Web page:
MILLBURY — Before plans for a new elementary building are put before the Lake Local Schools community, new operating money will be on the ballot.
After Monday’s board of education meeting, President Tim Krugh said the board discussed both issues in a recent workshop.
“We’ve got to see how it dovetails with the elementary building,” Krugh said of a levy request. “We want to make sure we’re on sound operating footing before we actually pull the trigger on the elementary project.”
The board in August said that the combination of First Solar’s expansion, the expiration of a bond issue and state money may equal a new Lake Elementary building — with little pain for the taxpayer. There were preliminary plans to have the new school open in 2024.
“The middle school bond is about to be paid for, and rolling that over into a new bond issue, we may be able to do that project, with little or no additional tax,” Krugh said on Monday.
“But, first things first. We are going to continue down that road, to explore a new building. The community consensus is we need it. The support will be there.”
Krugh said that he expects new operating money will be on a 2021 ballot.
He said it’s been more than eight years since Lake leaders asked for new money. That was just after the June 2010 tornado hit the community, destroying the high school and Lake Township Administration Building and killing seven.
It took three tries on the ballot after the tornado and a slew of cuts, before a 6.75-mill levy was approved in August 2012. That levy was renewed and made continuous in November 2014.
The board had been getting ready to place a 5-mill or 6-mill levy — new operating money — on the November 2018 ballot, when First Solar announced its expansion into Lake. The school district is receiving $898,000 annually for 15 years, starting this year, due to a tax abatement agreement.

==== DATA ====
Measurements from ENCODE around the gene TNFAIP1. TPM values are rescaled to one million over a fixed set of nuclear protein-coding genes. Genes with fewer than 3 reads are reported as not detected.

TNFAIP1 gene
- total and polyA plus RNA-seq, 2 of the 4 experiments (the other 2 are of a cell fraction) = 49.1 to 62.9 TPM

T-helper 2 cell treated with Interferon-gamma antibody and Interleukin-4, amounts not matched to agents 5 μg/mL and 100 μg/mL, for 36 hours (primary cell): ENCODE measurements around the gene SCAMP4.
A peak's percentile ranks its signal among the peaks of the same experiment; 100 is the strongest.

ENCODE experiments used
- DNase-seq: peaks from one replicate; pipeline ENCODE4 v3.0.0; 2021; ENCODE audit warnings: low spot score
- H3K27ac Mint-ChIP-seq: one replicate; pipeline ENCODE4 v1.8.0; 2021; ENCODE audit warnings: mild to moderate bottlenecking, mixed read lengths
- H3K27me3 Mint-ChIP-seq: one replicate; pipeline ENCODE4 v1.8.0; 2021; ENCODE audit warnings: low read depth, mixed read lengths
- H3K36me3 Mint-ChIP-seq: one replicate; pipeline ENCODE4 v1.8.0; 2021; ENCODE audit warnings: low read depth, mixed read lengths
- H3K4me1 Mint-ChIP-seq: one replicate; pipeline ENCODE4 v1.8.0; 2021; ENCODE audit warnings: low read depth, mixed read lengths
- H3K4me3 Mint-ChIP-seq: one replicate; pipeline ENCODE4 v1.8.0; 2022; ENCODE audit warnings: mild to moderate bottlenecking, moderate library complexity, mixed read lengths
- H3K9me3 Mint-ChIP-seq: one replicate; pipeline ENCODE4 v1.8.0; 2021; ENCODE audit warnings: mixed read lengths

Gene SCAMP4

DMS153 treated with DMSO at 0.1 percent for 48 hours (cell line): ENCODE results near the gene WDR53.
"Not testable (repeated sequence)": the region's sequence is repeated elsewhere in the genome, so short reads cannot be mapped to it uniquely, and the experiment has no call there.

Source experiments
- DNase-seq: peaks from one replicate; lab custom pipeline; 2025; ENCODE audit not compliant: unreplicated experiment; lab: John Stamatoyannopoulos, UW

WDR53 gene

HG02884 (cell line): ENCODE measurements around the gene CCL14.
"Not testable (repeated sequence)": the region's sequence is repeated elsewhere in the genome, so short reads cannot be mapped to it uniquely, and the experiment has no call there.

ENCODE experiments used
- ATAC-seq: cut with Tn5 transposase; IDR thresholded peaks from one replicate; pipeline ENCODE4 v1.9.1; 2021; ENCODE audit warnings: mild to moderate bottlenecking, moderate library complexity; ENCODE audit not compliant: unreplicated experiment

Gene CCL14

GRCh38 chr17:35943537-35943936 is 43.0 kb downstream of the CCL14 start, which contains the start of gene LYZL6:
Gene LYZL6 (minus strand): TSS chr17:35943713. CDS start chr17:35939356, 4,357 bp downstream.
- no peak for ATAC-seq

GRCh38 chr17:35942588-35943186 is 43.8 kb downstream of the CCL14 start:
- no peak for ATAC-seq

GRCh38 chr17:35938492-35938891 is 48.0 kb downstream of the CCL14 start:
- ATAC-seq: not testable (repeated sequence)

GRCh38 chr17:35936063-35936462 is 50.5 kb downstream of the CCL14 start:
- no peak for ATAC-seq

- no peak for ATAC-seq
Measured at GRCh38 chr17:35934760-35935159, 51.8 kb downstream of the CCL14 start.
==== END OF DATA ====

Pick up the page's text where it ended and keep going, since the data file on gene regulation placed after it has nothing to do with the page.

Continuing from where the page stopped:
That is equal to just over 3 mills, Krugh said.
“You go from 2018 to 2021 and the numbers tell us we’re going to have to do something on the operating side,” Krugh said.
In August, he said that funding possibilities for a new elementary included using Ohio Facilities Construction Commission money, of about 45%. Krugh said that there are some guidelines that the board will have to follow when using this money, but the process has improved and is more flexible.
The board could also consider asking for the extension of the middle school bond issue, which will expire in 2024. In March 2016, the board refinanced the middle school bond, saving $705,000. The bond was also refinanced in 2007, with a $1 million savings.
The middle school was built in 2003. The board approved a $500,000 air conditioning project for it in 2016.
The high school was rebuilt in 2010 after the tornado.
The current elementary was built in 1960 and has 700 students in preschool through fourth grade. There is no air conditioning, classrooms are antiquated and the infrastructure is poor.
“There’s support for and a need for a new elementary building and we could probably get it done in a very frugal way,” Krugh said. “Obviously, it would have to be voted on.”